Mourning Two Australian Prime Ministers: Mary Gurruwiwi (1922-2014) Gough Whitlam (1916-2014)

This 30 page essay is a reflection on the death and legacy of E. G. Whitlam and Mary Gurruwiwi (whose name is used with family consent). It contains photographs taken by E. G. Whitlam in Yirrkala and Cooktown in the 1940s as well as photographs of the funeral for the great elder at Mata Mata which was occurring on the morning E.G. Whitlam passed away. There are also links to recordings and footage of the bungul (ceremony) at Mata Mata in accordance with family wishes.



"Funerals are mandatory events to attend in the Yolngu and Aboriginal world. Death is one of the most important events of life. It is a time for crying and mourning the loss of a physical person but also of celebrating the entrance of a soul into the spirit world. Because a person is not just a person but is a part of the universe it is also about settling the world. We use the English name Mary with the express permission of senior family members and elders. As I understand it, to name a person with their regular kinship term after death is to place the spirit into a realm between our world and the spirit world. When they should be moving onwards, by using their name, we are calling them back. Part of the ceremonial process is to register all of the dimensions of life, clan affiliations, relatives human and inhuman: winds, clouds, animals, plants, land and sea estates that are of the person and to help them in their journey onwards. The song men and ceremonial leaders are literally creating the most magnificent story of life in all its dimensions. When the spirit reaches its destination it resonates back out over all these dimensions of being. At the end of the ceremony after the cleansing and purifying is complete an incredible feeling of good will passes over all who have participated and over the land. The good spirit is there to be consulted and talked to just as if the person were physically present. The land, the universe and all its dimensions have been put right. In all of this with so many family members present funerals are also a time to talk about the future. The legacy of the loved one is there in all of this planning. In mukul’s case much reflection occurs about the role she and all her brothers and sisters, the courageous pre-war generation of elders, played in preserving culture, founding homelands and teaching their extended families how to survive independent of Western cultural distractions. They taught resilience, strength, endurance and the secrets of hunting and gathering food. They taught ceremony and law. They taught the moral code of hunters sharing all of their catch with everyone so that no-one went hungry. The resilience and strength of the pre-war generation is reflected in the pride and independence of the next generation of homeland leaders. Batumbil, the most senior of her family and new Prime Minister of Mata Mata, has happily told mining companies, government officials, ministers, homeland administrators and other Yolngu leaders that she does not need their help. If things are not done on her terms then they are not done at all. The Prime Minister of the neighbouring Gikal lands, Djalu Gurruwiwi, is someone to whom Batumbil shares strong family ties. Together they make the wisest decisions for their regions and so it goes across all of the Yolngu nations of North East Arnhem land. Songlines, ceremonial responsibilities all weave across the land in a wonderful inter-national complexity negotiated by ambassadors and emissaries and all of this goes on independently of our governmental and societal world."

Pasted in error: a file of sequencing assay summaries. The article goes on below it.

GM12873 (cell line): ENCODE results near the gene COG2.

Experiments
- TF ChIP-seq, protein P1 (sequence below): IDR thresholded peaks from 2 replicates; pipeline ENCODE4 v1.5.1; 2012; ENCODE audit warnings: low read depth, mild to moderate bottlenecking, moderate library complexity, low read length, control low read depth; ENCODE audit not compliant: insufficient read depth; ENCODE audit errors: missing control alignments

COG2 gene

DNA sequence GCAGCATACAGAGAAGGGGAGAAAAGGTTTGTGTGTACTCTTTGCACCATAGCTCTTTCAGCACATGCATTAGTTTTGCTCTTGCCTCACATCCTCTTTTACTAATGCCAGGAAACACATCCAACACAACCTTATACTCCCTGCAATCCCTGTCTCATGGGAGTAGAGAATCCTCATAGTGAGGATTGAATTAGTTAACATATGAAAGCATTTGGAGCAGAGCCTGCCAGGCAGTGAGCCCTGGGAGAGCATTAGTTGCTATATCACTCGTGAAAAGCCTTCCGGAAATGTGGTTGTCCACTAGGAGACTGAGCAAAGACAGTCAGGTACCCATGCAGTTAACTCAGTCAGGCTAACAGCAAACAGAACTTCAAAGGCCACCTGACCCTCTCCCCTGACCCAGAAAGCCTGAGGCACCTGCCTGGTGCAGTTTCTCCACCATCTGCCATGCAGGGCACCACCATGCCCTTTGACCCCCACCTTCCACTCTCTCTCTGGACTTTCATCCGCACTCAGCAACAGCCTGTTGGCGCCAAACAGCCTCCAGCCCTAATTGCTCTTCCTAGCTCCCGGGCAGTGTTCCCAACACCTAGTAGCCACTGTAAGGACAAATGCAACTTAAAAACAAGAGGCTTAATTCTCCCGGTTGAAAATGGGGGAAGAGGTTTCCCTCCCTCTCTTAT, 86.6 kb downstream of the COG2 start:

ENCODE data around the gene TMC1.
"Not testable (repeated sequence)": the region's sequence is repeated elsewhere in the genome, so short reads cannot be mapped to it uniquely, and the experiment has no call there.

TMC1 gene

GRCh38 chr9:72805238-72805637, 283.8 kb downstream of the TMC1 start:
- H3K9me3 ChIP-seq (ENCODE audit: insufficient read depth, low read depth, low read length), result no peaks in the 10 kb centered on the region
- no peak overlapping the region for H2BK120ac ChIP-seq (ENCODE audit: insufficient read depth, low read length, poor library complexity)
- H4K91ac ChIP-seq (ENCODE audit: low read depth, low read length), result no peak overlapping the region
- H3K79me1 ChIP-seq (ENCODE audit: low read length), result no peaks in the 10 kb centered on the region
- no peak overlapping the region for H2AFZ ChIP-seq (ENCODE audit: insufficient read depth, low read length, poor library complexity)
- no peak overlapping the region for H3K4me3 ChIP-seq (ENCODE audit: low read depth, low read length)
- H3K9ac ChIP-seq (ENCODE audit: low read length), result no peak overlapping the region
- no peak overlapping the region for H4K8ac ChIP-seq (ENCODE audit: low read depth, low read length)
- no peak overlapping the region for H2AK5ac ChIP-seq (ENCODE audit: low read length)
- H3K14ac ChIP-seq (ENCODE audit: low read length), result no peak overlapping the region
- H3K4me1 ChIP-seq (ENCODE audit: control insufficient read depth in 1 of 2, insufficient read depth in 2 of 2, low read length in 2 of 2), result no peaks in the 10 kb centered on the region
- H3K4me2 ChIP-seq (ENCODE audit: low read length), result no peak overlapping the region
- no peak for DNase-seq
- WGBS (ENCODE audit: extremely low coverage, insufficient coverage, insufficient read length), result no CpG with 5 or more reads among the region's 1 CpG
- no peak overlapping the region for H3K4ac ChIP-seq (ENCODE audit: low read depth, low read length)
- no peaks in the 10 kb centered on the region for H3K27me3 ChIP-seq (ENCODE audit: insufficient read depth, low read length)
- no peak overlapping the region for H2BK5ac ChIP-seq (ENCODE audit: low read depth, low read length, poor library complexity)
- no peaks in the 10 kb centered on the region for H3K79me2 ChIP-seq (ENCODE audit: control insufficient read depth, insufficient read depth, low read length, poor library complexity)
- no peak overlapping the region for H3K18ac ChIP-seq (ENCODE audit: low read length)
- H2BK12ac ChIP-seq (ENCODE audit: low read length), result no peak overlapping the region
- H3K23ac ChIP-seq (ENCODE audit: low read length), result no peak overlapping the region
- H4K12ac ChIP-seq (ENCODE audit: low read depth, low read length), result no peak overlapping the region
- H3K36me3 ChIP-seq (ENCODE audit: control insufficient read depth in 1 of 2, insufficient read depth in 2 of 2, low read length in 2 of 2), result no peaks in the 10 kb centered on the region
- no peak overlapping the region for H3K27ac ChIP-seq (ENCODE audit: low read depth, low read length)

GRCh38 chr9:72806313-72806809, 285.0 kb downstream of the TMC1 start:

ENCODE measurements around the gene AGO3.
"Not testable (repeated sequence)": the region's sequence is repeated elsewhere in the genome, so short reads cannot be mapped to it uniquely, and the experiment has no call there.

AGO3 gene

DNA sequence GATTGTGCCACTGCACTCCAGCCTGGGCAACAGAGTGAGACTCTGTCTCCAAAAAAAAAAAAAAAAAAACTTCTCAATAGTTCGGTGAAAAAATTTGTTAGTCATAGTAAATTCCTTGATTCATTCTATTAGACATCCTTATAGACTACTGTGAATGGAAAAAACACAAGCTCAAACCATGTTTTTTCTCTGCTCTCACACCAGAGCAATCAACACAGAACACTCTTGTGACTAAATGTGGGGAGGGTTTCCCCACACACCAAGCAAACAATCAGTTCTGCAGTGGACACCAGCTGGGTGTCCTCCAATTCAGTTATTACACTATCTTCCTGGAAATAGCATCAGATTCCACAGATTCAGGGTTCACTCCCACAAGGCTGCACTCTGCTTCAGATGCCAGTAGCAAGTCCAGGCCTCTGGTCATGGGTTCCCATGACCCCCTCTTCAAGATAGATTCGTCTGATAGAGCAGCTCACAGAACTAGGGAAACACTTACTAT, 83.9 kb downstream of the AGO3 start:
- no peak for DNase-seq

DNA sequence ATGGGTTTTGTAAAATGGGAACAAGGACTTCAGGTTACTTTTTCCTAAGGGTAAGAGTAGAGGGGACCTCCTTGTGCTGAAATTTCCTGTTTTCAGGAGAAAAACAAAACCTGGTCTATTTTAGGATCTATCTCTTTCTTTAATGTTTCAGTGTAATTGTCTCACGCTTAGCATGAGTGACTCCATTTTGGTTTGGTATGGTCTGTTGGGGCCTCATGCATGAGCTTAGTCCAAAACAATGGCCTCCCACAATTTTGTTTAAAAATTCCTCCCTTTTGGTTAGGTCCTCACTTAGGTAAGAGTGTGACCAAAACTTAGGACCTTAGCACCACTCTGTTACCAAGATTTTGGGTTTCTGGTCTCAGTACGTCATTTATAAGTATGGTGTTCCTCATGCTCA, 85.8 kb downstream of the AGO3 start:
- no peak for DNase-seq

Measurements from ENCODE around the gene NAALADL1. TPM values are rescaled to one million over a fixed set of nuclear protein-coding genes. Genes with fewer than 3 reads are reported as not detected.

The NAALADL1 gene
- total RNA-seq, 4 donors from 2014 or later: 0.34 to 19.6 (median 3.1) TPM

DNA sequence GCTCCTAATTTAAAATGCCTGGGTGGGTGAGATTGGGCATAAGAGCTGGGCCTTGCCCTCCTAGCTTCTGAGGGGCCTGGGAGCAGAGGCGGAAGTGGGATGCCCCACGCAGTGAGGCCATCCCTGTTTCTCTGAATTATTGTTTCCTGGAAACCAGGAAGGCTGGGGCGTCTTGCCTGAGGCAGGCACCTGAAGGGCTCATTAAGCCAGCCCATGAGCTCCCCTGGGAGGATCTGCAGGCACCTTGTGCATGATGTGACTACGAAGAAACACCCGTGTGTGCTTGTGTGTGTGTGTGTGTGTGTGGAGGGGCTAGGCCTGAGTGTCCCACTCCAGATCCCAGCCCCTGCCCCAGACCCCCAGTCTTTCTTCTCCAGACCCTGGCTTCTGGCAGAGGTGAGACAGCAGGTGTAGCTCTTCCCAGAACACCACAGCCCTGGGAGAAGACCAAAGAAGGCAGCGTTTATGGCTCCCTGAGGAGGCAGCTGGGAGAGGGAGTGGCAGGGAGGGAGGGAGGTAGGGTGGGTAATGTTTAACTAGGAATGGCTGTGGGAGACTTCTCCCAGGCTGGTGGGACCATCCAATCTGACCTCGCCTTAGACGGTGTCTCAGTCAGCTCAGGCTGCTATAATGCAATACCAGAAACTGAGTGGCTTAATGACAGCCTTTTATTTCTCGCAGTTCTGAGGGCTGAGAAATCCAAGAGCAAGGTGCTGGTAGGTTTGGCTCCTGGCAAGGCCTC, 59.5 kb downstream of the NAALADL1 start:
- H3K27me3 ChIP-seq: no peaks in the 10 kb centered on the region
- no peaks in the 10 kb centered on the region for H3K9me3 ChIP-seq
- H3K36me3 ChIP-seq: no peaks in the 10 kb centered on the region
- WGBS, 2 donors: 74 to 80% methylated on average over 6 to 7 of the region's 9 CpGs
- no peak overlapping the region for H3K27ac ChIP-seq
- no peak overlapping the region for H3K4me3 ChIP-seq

"The conservative compromise of the last decade does not mean we cannot dream new dreams, nor have radical views in our hearts and minds. Upon the death of the great iconoclast of the 1970s and the death of one of the great traditional leaders of North East Arnhem land, one of the last of the great guides from the traditional world to the modern world, it is time to think upon these other dreams. It is the time to recognise Butambil Burarrwanga, the new Prime Minister of Mata Mata, and to recognize the gurrutu system that encompasses people, animals, plants, soil, insects, stars and everything in the universe. The dream is to learn, understand, accept and value the deep law of the Aboriginal nations of Australia.

It is also a time for conservatives to think of the failure of great conservative political edifices of the last century and even of the Menzies era. The conservatives who want to defend our “horse and buggy” constitution as it stands, do so at their peril. For whether our constitution is formally changed through a referendum or whether it is simply ignored and disparaged because of its irrelevancy, change will come. It is more than time. In fact the lack of constitutional recognition of the first peoples of this land is a blockage in the flow of national political and civic life. Eventually it and anybody that wants to hold on to it, will be swept away. Much more needs to be done.  Constitutional recognition of our first nations is just a step towards a wider moral and spiritual re-awakening of this land we call Australia. We cannot wait any longer. As Gough noted, even after the world shattering events of 1975, ongoing constitutional reform is necessary to ‘promote the cause of liberty and justice’ and to ‘free Australia from the last relics of colonialism and enhance her status as a free and independent state’.[1]"


[1] E.G. Whitlam, On Australia’s Constitution, Widescope, 1977, p. 2